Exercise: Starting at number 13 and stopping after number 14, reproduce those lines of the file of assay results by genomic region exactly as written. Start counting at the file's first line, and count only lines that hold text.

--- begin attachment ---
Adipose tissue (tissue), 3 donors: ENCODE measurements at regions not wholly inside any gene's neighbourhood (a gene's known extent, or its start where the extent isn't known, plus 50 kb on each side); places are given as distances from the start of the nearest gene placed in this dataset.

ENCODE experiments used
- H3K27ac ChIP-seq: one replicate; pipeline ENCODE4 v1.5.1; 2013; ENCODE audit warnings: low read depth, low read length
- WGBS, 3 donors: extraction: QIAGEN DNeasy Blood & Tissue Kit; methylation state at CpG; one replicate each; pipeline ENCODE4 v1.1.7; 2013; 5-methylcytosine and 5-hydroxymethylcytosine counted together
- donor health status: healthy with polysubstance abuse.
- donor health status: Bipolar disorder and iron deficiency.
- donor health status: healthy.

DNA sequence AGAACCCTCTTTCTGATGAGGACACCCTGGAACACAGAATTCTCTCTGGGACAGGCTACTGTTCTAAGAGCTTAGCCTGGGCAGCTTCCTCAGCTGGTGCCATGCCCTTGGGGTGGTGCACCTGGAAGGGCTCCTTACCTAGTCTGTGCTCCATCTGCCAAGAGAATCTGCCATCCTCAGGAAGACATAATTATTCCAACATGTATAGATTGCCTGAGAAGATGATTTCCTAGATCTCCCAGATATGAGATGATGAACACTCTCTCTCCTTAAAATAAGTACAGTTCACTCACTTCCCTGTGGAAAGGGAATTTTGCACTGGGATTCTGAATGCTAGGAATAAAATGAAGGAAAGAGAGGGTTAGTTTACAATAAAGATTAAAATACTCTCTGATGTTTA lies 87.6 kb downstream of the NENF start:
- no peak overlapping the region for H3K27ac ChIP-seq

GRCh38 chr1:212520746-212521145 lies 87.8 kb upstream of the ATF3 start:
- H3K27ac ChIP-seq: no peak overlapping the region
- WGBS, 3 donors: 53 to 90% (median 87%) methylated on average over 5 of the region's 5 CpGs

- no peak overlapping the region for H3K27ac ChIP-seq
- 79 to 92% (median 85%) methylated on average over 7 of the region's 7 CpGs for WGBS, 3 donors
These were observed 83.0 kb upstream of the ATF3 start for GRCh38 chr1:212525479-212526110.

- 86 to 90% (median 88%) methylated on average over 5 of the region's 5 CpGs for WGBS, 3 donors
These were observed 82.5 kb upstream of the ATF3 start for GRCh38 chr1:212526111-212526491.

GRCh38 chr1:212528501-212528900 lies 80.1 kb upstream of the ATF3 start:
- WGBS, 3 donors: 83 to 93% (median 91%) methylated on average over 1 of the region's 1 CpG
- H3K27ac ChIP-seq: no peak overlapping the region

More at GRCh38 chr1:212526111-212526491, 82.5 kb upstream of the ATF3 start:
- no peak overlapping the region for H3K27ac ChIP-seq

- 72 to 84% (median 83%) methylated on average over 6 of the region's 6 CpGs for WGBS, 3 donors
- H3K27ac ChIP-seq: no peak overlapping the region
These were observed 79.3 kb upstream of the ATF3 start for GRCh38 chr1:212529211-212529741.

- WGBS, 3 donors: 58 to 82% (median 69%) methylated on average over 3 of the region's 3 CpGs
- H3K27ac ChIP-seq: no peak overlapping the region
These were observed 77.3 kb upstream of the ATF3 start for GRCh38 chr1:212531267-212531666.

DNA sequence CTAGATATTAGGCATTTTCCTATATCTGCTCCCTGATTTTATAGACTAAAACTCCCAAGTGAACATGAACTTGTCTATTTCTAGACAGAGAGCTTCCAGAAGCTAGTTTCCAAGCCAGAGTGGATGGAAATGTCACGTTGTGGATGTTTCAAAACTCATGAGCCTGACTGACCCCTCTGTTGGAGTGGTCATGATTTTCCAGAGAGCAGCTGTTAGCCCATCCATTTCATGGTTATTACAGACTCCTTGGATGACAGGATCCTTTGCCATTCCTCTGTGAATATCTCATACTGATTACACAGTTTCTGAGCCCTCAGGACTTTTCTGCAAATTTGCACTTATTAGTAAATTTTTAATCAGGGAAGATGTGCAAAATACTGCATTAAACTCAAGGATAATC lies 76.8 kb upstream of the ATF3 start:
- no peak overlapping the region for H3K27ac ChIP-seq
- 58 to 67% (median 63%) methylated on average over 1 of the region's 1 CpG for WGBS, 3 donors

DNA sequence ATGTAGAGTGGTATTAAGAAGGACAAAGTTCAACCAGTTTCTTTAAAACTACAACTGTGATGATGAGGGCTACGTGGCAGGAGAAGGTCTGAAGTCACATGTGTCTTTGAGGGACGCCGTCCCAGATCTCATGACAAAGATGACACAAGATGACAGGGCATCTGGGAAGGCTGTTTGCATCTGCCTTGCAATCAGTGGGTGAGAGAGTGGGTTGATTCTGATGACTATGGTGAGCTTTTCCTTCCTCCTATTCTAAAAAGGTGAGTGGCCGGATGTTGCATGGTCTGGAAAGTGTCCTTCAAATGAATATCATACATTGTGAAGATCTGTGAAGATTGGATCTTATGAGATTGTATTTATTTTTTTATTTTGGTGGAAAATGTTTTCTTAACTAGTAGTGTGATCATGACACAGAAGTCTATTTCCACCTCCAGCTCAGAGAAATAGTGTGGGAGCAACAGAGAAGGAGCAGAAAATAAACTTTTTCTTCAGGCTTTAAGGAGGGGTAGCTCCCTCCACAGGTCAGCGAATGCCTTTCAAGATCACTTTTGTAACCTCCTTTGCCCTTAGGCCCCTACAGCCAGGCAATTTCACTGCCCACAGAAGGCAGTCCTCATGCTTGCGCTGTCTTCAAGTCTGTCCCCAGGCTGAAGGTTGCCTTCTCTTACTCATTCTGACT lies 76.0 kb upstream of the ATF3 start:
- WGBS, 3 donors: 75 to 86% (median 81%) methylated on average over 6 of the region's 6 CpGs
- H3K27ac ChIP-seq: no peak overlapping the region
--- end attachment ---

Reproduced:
- no peak overlapping the region for H3K27ac ChIP-seq
- 79 to 92% (median 85%) methylated on average over 7 of the region's 7 CpGs for WGBS, 3 donors